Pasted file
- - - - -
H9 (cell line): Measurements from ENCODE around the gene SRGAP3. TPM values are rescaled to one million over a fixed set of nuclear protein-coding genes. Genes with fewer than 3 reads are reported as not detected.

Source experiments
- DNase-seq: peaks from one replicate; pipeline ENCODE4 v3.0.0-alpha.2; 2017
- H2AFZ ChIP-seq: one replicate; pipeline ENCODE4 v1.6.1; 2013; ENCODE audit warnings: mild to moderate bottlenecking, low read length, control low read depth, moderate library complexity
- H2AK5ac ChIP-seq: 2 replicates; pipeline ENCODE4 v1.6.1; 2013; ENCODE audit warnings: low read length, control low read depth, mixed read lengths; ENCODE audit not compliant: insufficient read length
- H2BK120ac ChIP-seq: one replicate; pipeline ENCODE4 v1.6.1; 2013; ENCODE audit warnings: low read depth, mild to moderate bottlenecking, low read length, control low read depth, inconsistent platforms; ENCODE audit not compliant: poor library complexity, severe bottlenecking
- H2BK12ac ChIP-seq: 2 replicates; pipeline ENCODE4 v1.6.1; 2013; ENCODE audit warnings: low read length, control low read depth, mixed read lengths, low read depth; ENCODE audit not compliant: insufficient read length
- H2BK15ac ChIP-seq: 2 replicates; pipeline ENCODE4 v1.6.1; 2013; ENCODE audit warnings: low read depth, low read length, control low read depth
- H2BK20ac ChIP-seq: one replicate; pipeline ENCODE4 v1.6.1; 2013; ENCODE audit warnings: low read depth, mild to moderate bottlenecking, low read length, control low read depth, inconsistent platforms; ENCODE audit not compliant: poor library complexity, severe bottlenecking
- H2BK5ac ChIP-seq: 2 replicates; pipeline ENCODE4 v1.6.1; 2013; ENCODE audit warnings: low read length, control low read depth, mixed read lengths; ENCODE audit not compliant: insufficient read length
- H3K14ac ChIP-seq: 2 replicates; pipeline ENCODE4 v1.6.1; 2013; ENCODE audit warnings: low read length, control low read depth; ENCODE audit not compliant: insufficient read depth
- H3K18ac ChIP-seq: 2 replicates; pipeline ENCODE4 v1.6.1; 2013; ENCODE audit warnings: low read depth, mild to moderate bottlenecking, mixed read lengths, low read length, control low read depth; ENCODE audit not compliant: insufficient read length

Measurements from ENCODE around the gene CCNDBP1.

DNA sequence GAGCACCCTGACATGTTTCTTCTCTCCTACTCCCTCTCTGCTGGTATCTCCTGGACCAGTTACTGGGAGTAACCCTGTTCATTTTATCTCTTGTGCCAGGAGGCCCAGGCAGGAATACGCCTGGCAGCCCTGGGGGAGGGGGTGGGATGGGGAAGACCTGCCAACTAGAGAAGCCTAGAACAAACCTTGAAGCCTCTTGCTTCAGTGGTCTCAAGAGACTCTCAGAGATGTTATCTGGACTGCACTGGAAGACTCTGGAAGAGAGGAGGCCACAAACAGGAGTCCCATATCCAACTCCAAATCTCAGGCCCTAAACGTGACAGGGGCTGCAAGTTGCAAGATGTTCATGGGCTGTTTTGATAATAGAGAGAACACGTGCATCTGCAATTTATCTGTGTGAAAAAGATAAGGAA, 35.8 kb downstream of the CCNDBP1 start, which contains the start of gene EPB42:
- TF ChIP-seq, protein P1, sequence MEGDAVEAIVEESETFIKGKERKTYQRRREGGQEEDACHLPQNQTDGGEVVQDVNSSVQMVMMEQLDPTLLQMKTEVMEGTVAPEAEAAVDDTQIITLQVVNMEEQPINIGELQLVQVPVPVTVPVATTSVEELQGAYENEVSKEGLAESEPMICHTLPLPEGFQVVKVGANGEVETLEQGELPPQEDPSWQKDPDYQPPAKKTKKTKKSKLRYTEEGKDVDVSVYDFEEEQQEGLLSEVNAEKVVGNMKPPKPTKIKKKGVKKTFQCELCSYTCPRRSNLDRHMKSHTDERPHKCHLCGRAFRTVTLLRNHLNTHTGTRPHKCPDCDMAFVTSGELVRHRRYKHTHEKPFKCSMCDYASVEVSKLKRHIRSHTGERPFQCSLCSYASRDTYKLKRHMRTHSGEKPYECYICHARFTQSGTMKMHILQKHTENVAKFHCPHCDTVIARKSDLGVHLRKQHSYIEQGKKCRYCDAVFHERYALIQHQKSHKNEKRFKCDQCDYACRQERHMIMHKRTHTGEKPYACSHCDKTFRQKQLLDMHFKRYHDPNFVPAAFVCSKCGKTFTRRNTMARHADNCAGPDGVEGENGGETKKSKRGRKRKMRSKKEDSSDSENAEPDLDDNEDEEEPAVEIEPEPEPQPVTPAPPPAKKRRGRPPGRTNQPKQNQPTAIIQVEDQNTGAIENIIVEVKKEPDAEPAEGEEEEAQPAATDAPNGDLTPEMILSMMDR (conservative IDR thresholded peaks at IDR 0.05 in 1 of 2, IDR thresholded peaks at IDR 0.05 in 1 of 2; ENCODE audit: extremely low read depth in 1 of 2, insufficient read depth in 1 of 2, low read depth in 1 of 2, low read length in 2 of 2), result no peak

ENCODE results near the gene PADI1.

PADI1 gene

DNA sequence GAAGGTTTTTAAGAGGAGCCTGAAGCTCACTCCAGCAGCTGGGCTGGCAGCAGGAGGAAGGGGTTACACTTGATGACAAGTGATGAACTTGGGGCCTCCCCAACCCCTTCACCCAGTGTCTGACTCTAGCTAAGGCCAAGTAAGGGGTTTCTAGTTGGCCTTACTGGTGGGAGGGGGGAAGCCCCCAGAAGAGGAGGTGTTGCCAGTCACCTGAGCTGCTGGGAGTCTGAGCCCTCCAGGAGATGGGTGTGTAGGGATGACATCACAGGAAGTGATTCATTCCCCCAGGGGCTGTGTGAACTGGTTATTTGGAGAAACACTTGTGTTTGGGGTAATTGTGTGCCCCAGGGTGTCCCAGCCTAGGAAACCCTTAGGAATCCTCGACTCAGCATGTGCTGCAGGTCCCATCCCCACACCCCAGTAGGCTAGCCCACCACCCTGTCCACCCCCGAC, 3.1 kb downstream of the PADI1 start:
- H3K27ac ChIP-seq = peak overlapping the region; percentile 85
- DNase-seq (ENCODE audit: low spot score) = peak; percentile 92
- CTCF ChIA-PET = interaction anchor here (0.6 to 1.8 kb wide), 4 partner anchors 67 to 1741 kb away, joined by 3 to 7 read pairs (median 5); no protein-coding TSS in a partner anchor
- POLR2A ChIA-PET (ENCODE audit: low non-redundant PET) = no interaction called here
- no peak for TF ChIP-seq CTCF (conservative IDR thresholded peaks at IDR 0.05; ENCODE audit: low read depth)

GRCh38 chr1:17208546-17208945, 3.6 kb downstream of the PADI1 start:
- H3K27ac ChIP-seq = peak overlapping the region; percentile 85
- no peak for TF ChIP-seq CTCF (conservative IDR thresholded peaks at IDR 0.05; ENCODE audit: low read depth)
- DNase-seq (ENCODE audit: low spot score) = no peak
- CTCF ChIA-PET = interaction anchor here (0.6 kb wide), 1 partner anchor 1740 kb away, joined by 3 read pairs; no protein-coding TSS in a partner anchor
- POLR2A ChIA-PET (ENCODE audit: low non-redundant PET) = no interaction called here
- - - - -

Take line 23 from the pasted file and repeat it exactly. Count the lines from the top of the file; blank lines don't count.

- no peak for TF ChIP-seq CTCF (conservative IDR thresholded peaks at IDR 0.05; ENCODE audit: low read depth)